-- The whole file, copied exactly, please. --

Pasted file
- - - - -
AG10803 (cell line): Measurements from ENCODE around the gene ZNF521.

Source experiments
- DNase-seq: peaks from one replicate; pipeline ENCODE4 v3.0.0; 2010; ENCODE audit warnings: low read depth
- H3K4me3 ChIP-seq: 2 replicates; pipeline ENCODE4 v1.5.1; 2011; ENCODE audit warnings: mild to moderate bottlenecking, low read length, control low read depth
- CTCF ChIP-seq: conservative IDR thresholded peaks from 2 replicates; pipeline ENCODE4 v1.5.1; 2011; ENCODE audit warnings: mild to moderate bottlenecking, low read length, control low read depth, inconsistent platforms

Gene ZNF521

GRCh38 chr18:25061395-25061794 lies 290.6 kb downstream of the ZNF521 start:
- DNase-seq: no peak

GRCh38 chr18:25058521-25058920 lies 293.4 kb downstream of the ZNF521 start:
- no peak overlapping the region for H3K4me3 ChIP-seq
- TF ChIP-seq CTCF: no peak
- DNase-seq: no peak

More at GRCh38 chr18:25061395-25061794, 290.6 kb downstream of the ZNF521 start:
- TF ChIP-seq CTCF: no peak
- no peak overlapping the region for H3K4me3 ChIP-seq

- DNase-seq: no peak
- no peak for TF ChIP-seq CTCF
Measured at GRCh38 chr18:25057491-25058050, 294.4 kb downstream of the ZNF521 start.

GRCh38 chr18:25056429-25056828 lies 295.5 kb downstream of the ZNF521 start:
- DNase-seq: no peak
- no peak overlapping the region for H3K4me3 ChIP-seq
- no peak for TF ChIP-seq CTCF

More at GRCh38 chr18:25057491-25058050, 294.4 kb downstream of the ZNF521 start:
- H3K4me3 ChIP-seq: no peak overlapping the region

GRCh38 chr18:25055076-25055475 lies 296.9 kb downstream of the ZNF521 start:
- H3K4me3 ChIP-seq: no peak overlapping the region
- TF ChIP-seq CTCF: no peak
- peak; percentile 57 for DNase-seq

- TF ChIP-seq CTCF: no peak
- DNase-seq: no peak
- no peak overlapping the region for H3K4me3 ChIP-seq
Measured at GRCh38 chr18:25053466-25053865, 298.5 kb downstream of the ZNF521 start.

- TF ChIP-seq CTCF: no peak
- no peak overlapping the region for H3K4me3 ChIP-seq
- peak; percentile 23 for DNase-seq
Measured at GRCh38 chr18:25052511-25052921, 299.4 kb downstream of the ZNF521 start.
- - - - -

AG10803 (cell line): Measurements from ENCODE around the gene ZNF521.

Source experiments
- DNase-seq: peaks from one replicate; pipeline ENCODE4 v3.0.0; 2010; ENCODE audit warnings: low read depth
- H3K4me3 ChIP-seq: 2 replicates; pipeline ENCODE4 v1.5.1; 2011; ENCODE audit warnings: mild to moderate bottlenecking, low read length, control low read depth
- CTCF ChIP-seq: conservative IDR thresholded peaks from 2 replicates; pipeline ENCODE4 v1.5.1; 2011; ENCODE audit warnings: mild to moderate bottlenecking, low read length, control low read depth, inconsistent platforms

Gene ZNF521

GRCh38 chr18:25061395-25061794 lies 290.6 kb downstream of the ZNF521 start:
- DNase-seq: no peak

GRCh38 chr18:25058521-25058920 lies 293.4 kb downstream of the ZNF521 start:
- no peak overlapping the region for H3K4me3 ChIP-seq
- TF ChIP-seq CTCF: no peak
- DNase-seq: no peak

More at GRCh38 chr18:25061395-25061794, 290.6 kb downstream of the ZNF521 start:
- TF ChIP-seq CTCF: no peak
- no peak overlapping the region for H3K4me3 ChIP-seq

- DNase-seq: no peak
- no peak for TF ChIP-seq CTCF
Measured at GRCh38 chr18:25057491-25058050, 294.4 kb downstream of the ZNF521 start.

GRCh38 chr18:25056429-25056828 lies 295.5 kb downstream of the ZNF521 start:
- DNase-seq: no peak
- no peak overlapping the region for H3K4me3 ChIP-seq
- no peak for TF ChIP-seq CTCF

More at GRCh38 chr18:25057491-25058050, 294.4 kb downstream of the ZNF521 start:
- H3K4me3 ChIP-seq: no peak overlapping the region

GRCh38 chr18:25055076-25055475 lies 296.9 kb downstream of the ZNF521 start:
- H3K4me3 ChIP-seq: no peak overlapping the region
- TF ChIP-seq CTCF: no peak
- peak; percentile 57 for DNase-seq

- TF ChIP-seq CTCF: no peak
- DNase-seq: no peak
- no peak overlapping the region for H3K4me3 ChIP-seq
Measured at GRCh38 chr18:25053466-25053865, 298.5 kb downstream of the ZNF521 start.

- TF ChIP-seq CTCF: no peak
- no peak overlapping the region for H3K4me3 ChIP-seq
- peak; percentile 23 for DNase-seq
Measured at GRCh38 chr18:25052511-25052921, 299.4 kb downstream of the ZNF521 start.